What happens after the hero kisses the sleeping princess? It’s far more complicated than “they lived happily ever after,” especially when the hero is from the modern world and knows nothing at all about swinging swords or fighting evil witches!
Enchantment by Orson Scott Card was my second book for the Once Upon a Time Challenge, and it also goes towards my Dusty Bookshelf challenge. Abridged background: I picked it up at a book swap my book club did, I think roughly last summer. I picked it up because, well–Orson Scott Card! At the time I actually hadn’t read anything by him, but I had been hearing about Ender’s Game forever (which I did finally read). I was also intrigued by the plot summary: as a child, Ivan sees a sleeping princess in the forest one day, and runs away. But then years later, he comes back…
That was all that was in the summary, and it turns out to be only the very beginning. It also wasn’t clear until I turned to Page One that Ivan lives in the modern world. He’s from Eastern Europe, though his family emigrates to America when he’s a child. He returns to Ukraine to work on his dissertation on fairy tales, and ends up drawn to a clearing in the woods, where he finds the sleeping princess he had convinced himself he imagined. He fights the bear guarding her and wakes up Katerina, a princess from the 9th century. He ends up back in her time, where the imminent threat of Baba Yaga is just part of his troubles.
I love the concept of this one. It gets at some great questions about the original fairy tales, and points up a fundamental problem usually ignored–the man waking the sleeping princess is not necessarily at all suitable to be king, or to marry the princess! Ivan goes through a lot of trials trying to deal with the society of the time, from his lack of prowess with a sword to disconcertingly different views on nudity. I especially liked it that Ivan goes into this with a scholar’s knowledge–his focus is old fairy tales, so he knows how the stories work, a fair bit about the history, and also what Disney says about it. One of my favorite moments is when he arrives in Katerina’s village and is trying to reconcile what he’s seeing with his historical knowledge, and with Disney’s Sleeping Beauty.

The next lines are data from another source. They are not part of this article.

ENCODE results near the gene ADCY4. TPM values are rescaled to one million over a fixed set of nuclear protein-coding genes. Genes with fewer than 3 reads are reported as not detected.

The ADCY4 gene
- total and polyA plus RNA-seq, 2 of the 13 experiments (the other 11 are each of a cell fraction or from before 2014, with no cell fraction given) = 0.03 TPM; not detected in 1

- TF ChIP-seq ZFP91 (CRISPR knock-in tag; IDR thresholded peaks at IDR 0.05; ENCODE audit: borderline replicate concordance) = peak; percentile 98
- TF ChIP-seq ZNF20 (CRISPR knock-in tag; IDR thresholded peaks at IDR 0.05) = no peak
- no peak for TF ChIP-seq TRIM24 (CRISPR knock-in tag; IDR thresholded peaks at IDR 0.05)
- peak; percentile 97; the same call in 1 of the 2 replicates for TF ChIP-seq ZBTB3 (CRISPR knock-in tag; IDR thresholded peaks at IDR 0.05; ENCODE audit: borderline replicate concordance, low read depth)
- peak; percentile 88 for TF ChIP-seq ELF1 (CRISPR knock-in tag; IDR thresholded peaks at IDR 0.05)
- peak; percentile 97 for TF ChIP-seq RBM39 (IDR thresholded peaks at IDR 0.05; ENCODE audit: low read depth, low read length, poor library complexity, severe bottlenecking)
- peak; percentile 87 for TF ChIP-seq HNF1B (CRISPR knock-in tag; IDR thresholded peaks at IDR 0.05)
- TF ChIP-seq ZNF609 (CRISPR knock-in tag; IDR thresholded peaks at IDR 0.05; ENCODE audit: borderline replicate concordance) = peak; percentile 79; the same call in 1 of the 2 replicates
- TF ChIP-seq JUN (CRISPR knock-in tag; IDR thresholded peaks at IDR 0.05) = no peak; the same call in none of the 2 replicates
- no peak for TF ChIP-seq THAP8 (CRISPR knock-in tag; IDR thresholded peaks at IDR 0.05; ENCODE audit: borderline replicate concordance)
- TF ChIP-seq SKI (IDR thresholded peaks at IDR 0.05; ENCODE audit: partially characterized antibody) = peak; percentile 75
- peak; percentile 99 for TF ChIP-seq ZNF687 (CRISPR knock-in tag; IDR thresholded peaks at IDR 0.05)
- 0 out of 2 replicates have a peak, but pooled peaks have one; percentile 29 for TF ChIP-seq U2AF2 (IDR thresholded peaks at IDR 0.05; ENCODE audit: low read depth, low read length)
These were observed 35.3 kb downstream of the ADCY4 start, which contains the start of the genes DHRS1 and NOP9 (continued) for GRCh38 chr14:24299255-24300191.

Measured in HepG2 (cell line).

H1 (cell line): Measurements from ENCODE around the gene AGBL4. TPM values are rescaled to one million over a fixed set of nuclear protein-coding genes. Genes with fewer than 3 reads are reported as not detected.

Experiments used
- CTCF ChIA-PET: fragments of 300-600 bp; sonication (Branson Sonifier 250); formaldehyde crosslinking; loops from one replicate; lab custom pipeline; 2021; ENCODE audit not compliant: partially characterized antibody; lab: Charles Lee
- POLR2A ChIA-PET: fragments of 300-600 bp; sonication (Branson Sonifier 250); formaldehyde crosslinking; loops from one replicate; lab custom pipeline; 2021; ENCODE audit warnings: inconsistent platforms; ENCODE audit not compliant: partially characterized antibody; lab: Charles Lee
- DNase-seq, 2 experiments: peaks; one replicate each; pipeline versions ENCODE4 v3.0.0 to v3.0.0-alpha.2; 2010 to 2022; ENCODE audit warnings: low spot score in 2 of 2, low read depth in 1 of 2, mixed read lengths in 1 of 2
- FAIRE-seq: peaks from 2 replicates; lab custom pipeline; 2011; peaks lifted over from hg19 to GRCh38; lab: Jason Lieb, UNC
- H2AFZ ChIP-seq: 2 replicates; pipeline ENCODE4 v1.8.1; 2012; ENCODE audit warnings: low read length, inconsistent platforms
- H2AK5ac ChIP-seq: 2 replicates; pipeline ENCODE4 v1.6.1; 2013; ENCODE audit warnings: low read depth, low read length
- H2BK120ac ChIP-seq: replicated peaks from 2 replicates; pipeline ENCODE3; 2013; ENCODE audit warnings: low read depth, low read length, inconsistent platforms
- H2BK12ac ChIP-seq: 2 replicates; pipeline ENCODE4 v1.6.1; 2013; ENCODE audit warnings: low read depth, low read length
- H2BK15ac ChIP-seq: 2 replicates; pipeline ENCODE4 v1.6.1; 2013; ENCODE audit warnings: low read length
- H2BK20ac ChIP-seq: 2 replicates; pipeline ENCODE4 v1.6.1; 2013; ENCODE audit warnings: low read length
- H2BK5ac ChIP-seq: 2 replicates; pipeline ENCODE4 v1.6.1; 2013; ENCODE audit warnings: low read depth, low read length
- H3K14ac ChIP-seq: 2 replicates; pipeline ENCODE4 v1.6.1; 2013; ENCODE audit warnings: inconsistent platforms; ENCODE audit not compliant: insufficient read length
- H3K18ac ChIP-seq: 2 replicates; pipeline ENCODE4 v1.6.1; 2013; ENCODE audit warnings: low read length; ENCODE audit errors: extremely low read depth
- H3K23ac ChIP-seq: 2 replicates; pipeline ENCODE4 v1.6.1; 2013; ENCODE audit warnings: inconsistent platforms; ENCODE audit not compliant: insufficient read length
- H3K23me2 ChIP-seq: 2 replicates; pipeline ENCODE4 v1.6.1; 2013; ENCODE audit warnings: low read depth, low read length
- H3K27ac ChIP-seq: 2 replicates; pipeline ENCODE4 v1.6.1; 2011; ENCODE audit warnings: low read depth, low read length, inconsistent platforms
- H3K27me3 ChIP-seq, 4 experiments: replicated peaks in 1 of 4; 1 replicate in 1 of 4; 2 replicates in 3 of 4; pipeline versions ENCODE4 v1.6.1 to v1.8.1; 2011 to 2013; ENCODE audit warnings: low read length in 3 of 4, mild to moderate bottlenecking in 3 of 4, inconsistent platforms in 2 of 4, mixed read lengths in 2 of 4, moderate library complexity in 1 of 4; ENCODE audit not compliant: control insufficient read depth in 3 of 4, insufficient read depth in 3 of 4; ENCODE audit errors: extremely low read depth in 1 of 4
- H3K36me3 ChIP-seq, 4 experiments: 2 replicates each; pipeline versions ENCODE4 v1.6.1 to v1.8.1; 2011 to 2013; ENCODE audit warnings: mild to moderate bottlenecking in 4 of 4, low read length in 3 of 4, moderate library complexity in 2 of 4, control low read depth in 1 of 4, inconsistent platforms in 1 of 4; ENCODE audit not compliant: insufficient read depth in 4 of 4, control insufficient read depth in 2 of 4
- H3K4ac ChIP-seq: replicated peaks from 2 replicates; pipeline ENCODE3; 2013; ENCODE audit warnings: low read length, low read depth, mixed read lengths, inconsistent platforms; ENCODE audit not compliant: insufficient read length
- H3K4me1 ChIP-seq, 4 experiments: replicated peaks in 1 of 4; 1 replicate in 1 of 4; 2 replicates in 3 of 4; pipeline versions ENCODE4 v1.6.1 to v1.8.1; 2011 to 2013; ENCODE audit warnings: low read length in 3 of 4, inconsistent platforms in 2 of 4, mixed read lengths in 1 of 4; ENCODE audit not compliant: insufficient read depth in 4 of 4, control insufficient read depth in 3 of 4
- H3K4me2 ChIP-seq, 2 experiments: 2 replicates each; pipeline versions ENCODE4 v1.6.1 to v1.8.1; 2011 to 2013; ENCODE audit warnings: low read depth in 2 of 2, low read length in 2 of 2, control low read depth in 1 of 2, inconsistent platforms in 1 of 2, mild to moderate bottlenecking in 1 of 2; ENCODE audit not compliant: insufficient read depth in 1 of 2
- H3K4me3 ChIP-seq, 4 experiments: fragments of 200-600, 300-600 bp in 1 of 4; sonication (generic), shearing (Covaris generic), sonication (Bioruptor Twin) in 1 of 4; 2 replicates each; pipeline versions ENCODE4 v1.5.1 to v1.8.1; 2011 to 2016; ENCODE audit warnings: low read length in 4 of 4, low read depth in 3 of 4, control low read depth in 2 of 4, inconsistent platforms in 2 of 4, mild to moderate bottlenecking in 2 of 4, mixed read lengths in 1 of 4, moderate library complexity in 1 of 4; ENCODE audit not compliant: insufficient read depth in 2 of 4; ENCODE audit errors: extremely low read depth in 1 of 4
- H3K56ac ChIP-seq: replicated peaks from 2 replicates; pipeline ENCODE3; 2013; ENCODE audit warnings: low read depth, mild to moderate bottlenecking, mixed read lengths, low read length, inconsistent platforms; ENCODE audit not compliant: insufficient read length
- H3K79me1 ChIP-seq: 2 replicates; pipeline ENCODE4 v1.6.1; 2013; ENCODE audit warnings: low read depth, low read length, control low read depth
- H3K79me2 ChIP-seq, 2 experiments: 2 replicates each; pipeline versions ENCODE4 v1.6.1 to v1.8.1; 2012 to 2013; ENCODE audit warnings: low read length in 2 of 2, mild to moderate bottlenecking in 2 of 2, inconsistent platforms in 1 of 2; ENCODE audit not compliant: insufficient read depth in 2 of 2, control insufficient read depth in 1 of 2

I did have some trouble getting into this book. The beginning is spent on Ivan and his life in the modern world; it’s necessary, but it also dragged a little. It picked up when he woke up Katerina. I liked the part in the past (although I think I liked the IDEA a little more than the actual handling of it). The book really got good for me when Ivan and Katerina come back into the modern world (slight spoiler, but it’s only halfway through). Besides how interesting it is to watch Katerina deal with the modern world, there are some fascinating revelations about Ivan’s family and, perhaps most important, the story gets much more focused on the fight with Baba Yaga.
The characters didn’t make a huge impression on me, good or bad. Katerina and Ivan’s relationship was ultimately satisfying, although at times I thought Card was a little heavy-handed about it. They spent much of the book misunderstanding each other, and there was a little too much of “Oh, I thought he meant THIS but what if he meant THAT and in that case maybe I’ll feel THIS way instead of THAT way…” Less explanation and analysis probably would have been preferable.
Despite being a fairy tale, this is definitely an adult book. It’s adult-level writing, and also Baba Yaga has a thing for torture. There isn’t huge detail, but there’s enough.
On the whole, a good book. I liked it. I didn’t love it. I don’t plan to keep it because I don’t see myself as likely to revisit it–but it was good to read once.
Author’s Site: http://hatrack.com